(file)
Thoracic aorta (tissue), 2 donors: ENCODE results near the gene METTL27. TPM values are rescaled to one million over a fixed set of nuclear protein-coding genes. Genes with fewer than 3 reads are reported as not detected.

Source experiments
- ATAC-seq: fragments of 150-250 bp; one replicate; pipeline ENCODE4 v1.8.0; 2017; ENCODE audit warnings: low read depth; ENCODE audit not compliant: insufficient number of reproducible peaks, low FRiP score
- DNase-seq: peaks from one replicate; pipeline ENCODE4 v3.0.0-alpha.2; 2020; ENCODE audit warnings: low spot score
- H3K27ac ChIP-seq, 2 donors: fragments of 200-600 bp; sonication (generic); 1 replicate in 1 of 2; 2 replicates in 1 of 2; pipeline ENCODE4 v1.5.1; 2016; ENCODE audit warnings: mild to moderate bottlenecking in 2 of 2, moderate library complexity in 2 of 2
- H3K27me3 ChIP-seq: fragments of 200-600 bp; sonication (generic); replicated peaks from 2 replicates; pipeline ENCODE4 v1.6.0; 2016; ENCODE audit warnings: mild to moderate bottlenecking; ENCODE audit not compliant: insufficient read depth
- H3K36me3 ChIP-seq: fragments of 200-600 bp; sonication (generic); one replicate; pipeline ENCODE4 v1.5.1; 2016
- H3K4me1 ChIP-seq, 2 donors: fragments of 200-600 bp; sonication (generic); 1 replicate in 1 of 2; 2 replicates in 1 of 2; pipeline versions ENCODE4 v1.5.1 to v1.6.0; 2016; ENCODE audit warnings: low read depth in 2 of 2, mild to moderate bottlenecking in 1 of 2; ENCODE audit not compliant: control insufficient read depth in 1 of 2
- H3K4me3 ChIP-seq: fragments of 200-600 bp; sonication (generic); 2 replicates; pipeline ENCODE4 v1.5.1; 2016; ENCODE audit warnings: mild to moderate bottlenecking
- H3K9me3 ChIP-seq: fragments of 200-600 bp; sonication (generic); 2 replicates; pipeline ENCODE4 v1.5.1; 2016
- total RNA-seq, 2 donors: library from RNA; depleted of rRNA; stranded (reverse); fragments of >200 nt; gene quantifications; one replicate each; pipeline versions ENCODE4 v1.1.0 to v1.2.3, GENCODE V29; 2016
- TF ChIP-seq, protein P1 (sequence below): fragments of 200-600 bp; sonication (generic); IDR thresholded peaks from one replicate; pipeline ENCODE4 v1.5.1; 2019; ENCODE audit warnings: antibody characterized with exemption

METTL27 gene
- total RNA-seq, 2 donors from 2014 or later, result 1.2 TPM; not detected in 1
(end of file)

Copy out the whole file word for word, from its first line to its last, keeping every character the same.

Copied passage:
Thoracic aorta (tissue), 2 donors: ENCODE results near the gene METTL27. TPM values are rescaled to one million over a fixed set of nuclear protein-coding genes. Genes with fewer than 3 reads are reported as not detected.

Source experiments
- ATAC-seq: fragments of 150-250 bp; one replicate; pipeline ENCODE4 v1.8.0; 2017; ENCODE audit warnings: low read depth; ENCODE audit not compliant: insufficient number of reproducible peaks, low FRiP score
- DNase-seq: peaks from one replicate; pipeline ENCODE4 v3.0.0-alpha.2; 2020; ENCODE audit warnings: low spot score
- H3K27ac ChIP-seq, 2 donors: fragments of 200-600 bp; sonication (generic); 1 replicate in 1 of 2; 2 replicates in 1 of 2; pipeline ENCODE4 v1.5.1; 2016; ENCODE audit warnings: mild to moderate bottlenecking in 2 of 2, moderate library complexity in 2 of 2
- H3K27me3 ChIP-seq: fragments of 200-600 bp; sonication (generic); replicated peaks from 2 replicates; pipeline ENCODE4 v1.6.0; 2016; ENCODE audit warnings: mild to moderate bottlenecking; ENCODE audit not compliant: insufficient read depth
- H3K36me3 ChIP-seq: fragments of 200-600 bp; sonication (generic); one replicate; pipeline ENCODE4 v1.5.1; 2016
- H3K4me1 ChIP-seq, 2 donors: fragments of 200-600 bp; sonication (generic); 1 replicate in 1 of 2; 2 replicates in 1 of 2; pipeline versions ENCODE4 v1.5.1 to v1.6.0; 2016; ENCODE audit warnings: low read depth in 2 of 2, mild to moderate bottlenecking in 1 of 2; ENCODE audit not compliant: control insufficient read depth in 1 of 2
- H3K4me3 ChIP-seq: fragments of 200-600 bp; sonication (generic); 2 replicates; pipeline ENCODE4 v1.5.1; 2016; ENCODE audit warnings: mild to moderate bottlenecking
- H3K9me3 ChIP-seq: fragments of 200-600 bp; sonication (generic); 2 replicates; pipeline ENCODE4 v1.5.1; 2016
- total RNA-seq, 2 donors: library from RNA; depleted of rRNA; stranded (reverse); fragments of >200 nt; gene quantifications; one replicate each; pipeline versions ENCODE4 v1.1.0 to v1.2.3, GENCODE V29; 2016
- TF ChIP-seq, protein P1 (sequence below): fragments of 200-600 bp; sonication (generic); IDR thresholded peaks from one replicate; pipeline ENCODE4 v1.5.1; 2019; ENCODE audit warnings: antibody characterized with exemption

METTL27 gene
- total RNA-seq, 2 donors from 2014 or later, result 1.2 TPM; not detected in 1